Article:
Friday, March 10, 2017

Inch One Hundred Sixty-One: My Reedie

I love Reedies.

Reedies are students at Reed College in Portland, Oregon. Twice a year I get a phone call from one of them as part of the fall or spring college fund drive

Tuesday night my Reedie called.

All Reedies follow a script; that's just the reality of fundraising. But what I love about Reedies is how they deviate from the script quickly. My Reedie, looking at my connection to Reed College, asked me about my son Ben (Reed, 2008). That lead to my commenting about my daughter-in-law Alise (also Reed, 2008). She then asked questions about whether they met at Reed (of course) and all but swooned when I said they got engaged on Commencement Day. "That's so romantic," she breathed.

My Reedie this time around is a linguistics major. She knows German and "some Chinese," but the language she is concentrating on presently is sign language. To me, that was a classic Reedie answer.

My Reedie asked me if I'd ever been to campus. Oh, yes, oh, yes. I explained that besides Ben's commencement, I was occasionally on campus during my Portland years (1977-1983). In fact, as I shared with her, when I transferred at the tail end of my junior year to a Portland college, the only reason I applied to Lewis & Clark instead of Reed was that L&C had a three-quarters residency requirement, whereas Reed required six quarters. Wanting to be done with my bachelor's degree, I chose efficacy over quality. It was the right decision for me at the time, but I always had a slight tinge of regret that I skipped Reed.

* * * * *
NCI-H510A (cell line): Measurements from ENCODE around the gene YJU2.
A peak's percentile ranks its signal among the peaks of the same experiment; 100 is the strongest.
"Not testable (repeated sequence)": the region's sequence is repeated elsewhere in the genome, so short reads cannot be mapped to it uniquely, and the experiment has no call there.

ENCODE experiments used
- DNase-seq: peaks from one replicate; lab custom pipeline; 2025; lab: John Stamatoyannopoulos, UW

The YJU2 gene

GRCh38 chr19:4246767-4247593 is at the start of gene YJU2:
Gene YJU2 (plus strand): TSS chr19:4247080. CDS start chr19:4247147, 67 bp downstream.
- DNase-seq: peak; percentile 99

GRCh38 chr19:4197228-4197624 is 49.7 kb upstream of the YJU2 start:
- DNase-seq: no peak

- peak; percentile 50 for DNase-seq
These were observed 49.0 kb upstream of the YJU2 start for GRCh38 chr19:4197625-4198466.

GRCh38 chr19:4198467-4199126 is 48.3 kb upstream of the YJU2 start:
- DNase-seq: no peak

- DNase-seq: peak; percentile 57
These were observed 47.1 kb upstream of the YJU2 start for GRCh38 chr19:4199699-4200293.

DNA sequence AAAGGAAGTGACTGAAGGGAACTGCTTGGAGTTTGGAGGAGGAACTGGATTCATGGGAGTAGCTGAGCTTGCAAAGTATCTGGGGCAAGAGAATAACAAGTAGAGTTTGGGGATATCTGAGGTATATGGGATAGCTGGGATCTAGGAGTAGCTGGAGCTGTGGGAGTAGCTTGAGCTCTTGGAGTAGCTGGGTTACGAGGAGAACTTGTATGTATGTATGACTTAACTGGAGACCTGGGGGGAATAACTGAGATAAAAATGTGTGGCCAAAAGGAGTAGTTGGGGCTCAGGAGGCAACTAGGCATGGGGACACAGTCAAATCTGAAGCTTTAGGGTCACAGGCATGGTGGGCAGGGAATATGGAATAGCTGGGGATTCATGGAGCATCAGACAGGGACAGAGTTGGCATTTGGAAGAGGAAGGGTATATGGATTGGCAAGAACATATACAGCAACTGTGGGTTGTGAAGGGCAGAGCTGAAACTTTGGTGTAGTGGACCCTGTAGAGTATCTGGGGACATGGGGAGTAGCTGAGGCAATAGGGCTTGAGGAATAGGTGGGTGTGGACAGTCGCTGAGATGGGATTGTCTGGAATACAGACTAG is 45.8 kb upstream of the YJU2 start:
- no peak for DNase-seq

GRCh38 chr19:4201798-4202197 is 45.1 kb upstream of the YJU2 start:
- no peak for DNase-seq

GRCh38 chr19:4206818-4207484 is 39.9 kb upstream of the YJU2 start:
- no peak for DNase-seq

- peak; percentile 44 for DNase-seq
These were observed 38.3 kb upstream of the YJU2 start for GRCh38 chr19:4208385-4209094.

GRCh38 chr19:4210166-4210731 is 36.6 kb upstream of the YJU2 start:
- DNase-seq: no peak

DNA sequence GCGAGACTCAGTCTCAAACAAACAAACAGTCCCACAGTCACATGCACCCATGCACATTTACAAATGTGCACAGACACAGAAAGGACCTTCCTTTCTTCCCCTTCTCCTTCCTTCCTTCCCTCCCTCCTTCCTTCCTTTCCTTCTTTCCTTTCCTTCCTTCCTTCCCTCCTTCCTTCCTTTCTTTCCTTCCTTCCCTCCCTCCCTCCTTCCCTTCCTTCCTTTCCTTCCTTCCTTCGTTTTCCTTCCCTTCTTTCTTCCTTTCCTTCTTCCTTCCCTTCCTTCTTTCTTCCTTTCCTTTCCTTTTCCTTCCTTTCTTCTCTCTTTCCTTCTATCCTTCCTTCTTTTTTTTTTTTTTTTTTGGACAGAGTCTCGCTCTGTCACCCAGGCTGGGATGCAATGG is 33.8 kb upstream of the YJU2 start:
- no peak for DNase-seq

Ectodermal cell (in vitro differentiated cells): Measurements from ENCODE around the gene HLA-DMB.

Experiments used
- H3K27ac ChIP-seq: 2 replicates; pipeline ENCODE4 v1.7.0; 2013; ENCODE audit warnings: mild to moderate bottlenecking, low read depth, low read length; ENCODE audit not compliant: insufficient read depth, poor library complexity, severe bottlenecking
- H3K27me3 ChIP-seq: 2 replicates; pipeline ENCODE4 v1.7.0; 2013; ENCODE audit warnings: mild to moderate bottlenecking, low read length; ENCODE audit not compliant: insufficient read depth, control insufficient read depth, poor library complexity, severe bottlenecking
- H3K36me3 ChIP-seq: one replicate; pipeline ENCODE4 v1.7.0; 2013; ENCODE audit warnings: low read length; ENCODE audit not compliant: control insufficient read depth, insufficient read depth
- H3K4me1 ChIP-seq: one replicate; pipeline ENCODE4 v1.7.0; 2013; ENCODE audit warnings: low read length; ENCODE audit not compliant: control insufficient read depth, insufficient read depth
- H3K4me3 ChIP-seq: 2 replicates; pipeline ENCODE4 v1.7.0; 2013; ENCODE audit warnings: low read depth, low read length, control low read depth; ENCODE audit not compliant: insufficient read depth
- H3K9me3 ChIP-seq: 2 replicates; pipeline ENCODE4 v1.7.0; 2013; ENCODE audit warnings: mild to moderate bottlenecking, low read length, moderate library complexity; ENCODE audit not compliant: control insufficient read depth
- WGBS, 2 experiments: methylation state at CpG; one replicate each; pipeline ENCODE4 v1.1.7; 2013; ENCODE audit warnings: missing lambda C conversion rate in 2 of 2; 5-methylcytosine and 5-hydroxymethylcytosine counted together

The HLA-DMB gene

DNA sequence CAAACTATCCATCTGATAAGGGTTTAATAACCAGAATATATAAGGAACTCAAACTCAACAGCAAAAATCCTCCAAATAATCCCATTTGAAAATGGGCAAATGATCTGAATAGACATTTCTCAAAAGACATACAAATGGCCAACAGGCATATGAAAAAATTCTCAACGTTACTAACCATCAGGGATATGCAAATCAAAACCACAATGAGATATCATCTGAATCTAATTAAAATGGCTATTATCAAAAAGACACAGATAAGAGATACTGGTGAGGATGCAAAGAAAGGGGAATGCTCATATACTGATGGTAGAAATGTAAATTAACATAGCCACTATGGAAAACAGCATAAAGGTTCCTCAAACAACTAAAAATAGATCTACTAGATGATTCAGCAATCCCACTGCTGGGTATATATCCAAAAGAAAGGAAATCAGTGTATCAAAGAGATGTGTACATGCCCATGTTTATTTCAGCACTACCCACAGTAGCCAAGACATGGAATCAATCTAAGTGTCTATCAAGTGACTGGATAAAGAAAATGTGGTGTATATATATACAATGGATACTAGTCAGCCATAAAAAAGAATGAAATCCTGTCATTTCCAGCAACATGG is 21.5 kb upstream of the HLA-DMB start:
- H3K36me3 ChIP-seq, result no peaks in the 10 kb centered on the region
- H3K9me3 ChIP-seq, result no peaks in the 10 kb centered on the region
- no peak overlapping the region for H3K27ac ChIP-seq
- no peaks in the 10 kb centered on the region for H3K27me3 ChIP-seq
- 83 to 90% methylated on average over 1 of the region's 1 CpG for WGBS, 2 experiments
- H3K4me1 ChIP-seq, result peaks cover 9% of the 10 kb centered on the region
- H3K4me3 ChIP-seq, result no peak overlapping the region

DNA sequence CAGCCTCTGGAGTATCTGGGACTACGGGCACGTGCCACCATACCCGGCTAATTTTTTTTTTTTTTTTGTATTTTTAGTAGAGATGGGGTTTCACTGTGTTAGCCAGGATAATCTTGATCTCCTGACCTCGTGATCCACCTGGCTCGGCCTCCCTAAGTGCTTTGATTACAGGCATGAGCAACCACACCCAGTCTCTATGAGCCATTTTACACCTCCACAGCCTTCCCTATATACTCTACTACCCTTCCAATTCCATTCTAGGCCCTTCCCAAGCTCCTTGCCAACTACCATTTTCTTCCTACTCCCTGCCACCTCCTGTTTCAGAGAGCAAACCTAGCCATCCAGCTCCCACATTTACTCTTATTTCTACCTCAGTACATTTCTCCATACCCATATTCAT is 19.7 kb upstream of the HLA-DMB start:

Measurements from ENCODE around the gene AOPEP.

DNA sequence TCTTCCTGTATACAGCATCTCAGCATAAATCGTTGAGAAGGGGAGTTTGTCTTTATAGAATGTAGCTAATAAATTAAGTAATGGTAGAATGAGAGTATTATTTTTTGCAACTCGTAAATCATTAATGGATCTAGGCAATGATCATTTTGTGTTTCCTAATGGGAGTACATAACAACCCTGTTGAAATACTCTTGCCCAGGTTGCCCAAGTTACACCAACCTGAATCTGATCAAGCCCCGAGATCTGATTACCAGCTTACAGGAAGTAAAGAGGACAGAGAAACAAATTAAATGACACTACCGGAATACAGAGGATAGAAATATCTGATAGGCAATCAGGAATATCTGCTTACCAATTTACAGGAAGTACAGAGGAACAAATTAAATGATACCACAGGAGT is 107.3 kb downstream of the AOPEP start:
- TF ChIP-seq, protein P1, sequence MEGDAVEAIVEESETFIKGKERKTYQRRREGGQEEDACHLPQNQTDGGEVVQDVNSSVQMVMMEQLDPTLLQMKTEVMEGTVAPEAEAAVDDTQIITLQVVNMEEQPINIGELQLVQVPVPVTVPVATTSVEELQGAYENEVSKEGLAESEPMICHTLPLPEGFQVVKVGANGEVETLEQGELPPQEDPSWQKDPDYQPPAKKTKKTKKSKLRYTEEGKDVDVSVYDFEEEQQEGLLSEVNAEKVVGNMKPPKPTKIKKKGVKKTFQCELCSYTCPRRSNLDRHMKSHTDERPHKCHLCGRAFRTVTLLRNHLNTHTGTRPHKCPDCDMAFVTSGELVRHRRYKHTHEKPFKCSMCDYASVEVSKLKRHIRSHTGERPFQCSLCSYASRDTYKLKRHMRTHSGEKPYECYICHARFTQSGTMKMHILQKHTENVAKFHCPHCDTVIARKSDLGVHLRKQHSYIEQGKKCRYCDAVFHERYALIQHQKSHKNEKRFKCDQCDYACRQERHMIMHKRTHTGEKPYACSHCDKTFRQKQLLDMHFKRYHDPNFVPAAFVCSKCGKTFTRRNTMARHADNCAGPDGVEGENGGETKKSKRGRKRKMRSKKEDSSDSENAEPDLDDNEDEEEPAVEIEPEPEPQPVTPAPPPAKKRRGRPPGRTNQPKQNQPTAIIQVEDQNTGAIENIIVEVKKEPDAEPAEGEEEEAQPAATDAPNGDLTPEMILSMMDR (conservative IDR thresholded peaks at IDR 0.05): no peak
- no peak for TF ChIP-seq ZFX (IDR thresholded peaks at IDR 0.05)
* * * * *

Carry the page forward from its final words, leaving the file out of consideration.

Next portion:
Maybe that's why I encouraged Ben to look at Reed closely when he started his college search. And when Ben said he was applying only to Reed, I backed him 100%.

Reed gave Ben a lot of thing, starting with acceptance. At Reed, he gained intellectual growth, being a part of a close community, and his wife, among other things. Because of our greatly reduced financial circumstances (Ben went to Reed during the years I was in dire financial straits), much of his education was free.

It is that last point—that Reed paid for much of my son's college—that explains why, when my Reedie asked me if I would give again, I said yes and pledged $25.00.

Under my current stringent financial controls, that small pledge will come out of my "spending money," which currently stands at $74.00, with another week until payday. That might make things a little tight, especially if I end up buying any groceries this coming week, but I can make it work.  It's for a college that set my older son on his path to adulthood.

And besides, my Reedie asked.

No comments: